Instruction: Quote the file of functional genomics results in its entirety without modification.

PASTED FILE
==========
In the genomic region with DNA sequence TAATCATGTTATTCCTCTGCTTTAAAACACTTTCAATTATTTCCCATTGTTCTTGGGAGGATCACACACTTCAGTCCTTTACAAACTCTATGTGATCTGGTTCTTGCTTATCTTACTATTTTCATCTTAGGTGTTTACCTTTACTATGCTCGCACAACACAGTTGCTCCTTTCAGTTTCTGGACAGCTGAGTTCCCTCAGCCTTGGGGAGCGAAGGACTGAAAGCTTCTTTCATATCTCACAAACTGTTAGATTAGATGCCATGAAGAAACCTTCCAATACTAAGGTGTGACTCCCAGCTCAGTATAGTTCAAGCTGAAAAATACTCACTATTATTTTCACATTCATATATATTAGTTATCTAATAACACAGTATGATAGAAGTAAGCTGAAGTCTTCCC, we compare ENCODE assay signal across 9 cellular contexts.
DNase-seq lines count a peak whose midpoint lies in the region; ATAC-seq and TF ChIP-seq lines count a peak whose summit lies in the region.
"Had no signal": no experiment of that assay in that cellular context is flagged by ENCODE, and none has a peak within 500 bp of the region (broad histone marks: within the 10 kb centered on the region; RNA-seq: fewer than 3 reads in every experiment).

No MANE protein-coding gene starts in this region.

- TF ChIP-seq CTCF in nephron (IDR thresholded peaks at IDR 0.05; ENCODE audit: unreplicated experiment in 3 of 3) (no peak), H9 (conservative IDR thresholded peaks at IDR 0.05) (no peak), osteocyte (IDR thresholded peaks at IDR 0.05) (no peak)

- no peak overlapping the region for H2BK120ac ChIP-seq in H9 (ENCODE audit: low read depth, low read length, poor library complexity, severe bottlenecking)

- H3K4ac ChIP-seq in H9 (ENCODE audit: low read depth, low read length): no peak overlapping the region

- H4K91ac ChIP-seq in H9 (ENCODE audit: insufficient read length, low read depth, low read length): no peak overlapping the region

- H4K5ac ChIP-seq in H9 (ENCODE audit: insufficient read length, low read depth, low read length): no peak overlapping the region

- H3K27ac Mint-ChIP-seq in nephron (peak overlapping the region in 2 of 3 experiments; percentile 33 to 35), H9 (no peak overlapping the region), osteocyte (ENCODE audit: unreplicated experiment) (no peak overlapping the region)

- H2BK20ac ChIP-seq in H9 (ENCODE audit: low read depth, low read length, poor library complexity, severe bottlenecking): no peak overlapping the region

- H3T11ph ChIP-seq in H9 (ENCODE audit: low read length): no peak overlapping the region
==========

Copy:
In the genomic region with DNA sequence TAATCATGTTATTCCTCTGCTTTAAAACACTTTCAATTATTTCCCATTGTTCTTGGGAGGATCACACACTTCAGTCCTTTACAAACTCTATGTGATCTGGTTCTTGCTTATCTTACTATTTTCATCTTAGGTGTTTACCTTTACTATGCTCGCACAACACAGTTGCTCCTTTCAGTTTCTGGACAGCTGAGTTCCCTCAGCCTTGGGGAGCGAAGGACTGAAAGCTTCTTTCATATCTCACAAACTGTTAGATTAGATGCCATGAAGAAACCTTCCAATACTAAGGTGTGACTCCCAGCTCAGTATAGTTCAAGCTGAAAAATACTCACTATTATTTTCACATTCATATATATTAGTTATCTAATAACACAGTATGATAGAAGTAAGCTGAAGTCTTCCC, we compare ENCODE assay signal across 9 cellular contexts.
DNase-seq lines count a peak whose midpoint lies in the region; ATAC-seq and TF ChIP-seq lines count a peak whose summit lies in the region.
"Had no signal": no experiment of that assay in that cellular context is flagged by ENCODE, and none has a peak within 500 bp of the region (broad histone marks: within the 10 kb centered on the region; RNA-seq: fewer than 3 reads in every experiment).

No MANE protein-coding gene starts in this region.

- TF ChIP-seq CTCF in nephron (IDR thresholded peaks at IDR 0.05; ENCODE audit: unreplicated experiment in 3 of 3) (no peak), H9 (conservative IDR thresholded peaks at IDR 0.05) (no peak), osteocyte (IDR thresholded peaks at IDR 0.05) (no peak)

- no peak overlapping the region for H2BK120ac ChIP-seq in H9 (ENCODE audit: low read depth, low read length, poor library complexity, severe bottlenecking)

- H3K4ac ChIP-seq in H9 (ENCODE audit: low read depth, low read length): no peak overlapping the region

- H4K91ac ChIP-seq in H9 (ENCODE audit: insufficient read length, low read depth, low read length): no peak overlapping the region

- H4K5ac ChIP-seq in H9 (ENCODE audit: insufficient read length, low read depth, low read length): no peak overlapping the region

- H3K27ac Mint-ChIP-seq in nephron (peak overlapping the region in 2 of 3 experiments; percentile 33 to 35), H9 (no peak overlapping the region), osteocyte (ENCODE audit: unreplicated experiment) (no peak overlapping the region)

- H2BK20ac ChIP-seq in H9 (ENCODE audit: low read depth, low read length, poor library complexity, severe bottlenecking): no peak overlapping the region

- H3T11ph ChIP-seq in H9 (ENCODE audit: low read length): no peak overlapping the region